Cell Therapy and Orthobiologics Explained
Our professors, consultants and doctors are experts in the use of stem cells in therapies and treatments. The following content has been created by them to give a broad overview about stem cells, their purpose and potential uses.
At The Regenerative Clinic we exclusively offer our patients AMPP® injections. A pioneering new treatment using your body’s own stem cells from a combination of Lipogems® and Platelet Rich Plasma Therapy to treat pain and inflammation. The minimally invasive procedure is a possible alternative to having an operation or can be used after surgery to help healing. It harnesses natural repair cells removed from your body fat to target problems affecting discs, joints, tendons, ligaments and muscles. The procedure takes around an hour and early results suggest an improvement for 75 per cent of suitable patients.
Read Francine’s story who had Lipogems® treatment in her lower back and neck. Her back is now perfectly strong and her life has changed completely.
● What are Stem Cells?
● What are embryonic and adult Stem Cells?
● What are minimally manipulated and manipulated Stem Cells?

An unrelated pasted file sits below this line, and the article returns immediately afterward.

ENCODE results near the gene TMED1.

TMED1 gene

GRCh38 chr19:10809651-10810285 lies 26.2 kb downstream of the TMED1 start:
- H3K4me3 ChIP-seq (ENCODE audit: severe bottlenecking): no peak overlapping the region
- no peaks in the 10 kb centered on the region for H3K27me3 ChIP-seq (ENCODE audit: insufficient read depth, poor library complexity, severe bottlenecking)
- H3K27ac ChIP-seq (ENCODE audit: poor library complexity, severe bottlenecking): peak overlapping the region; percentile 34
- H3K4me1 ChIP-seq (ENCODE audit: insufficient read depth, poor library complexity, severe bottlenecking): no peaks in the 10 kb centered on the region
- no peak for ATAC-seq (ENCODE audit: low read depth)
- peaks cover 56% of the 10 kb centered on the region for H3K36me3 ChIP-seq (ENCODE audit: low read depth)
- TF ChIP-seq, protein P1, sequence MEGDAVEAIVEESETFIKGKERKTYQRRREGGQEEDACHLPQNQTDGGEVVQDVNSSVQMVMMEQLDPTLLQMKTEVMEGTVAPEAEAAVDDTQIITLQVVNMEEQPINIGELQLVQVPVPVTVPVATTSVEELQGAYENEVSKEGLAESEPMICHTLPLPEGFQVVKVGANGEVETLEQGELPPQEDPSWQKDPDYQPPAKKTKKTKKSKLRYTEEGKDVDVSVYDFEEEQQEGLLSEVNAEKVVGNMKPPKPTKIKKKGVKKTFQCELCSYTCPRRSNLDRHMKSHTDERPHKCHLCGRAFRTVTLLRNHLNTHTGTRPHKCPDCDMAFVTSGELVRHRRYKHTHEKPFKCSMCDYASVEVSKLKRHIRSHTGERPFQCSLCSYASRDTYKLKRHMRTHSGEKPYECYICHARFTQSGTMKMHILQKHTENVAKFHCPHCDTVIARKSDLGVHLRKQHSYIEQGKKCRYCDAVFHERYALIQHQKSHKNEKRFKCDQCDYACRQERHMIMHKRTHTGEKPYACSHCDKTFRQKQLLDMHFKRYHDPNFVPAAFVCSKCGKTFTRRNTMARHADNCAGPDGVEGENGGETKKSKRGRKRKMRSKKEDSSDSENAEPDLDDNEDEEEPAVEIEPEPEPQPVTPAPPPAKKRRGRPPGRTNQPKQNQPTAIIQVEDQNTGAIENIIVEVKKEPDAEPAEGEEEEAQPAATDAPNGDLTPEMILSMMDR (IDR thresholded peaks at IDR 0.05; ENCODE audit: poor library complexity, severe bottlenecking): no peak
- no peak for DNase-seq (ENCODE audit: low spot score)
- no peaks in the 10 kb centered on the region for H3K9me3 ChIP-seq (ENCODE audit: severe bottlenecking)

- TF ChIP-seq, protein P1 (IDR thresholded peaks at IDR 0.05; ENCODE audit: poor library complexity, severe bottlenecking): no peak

● Where are adult Stem Cells found?
● How do Stem Cells work?
● What are Mesenchymal Stem Cells?
● What are the common misconceptions with using Stem Cells?
● What is Platelet Rich Plasma Therapy and how does it differ to Stem Cell Therapy?
What are Stem Cells?
The human body is made of a variety of different types of cells that come together to perform various functions. In comparison, this is much like a city. In order for the city to function there are groups of people that perform different tasks. Policeman keep the peace, cleaners keep the streets clean, water work engineers make sure that households have water and healthcare professionals look after the sick. Different groups of cells in the body perform functions in much the same way. The kidneys filter and clean the blood, the muscles allow us to move our bodies and our skeleton has a support function which works in synergy with the muscles to allow us to move.
Similar to how individuals can be trained into different professionals, stem cells are groups of cells that have the potential to become any of the specialist cells in the body such as muscle, skin, bone, cartilage and blood.
What are embryonic and adult Stem Cells?
Embryonic stem cells
Embryonic stem cells are derived from the undifferentiated inner mass of an embryo. They are able to multiply and grow into a human being when in the womb.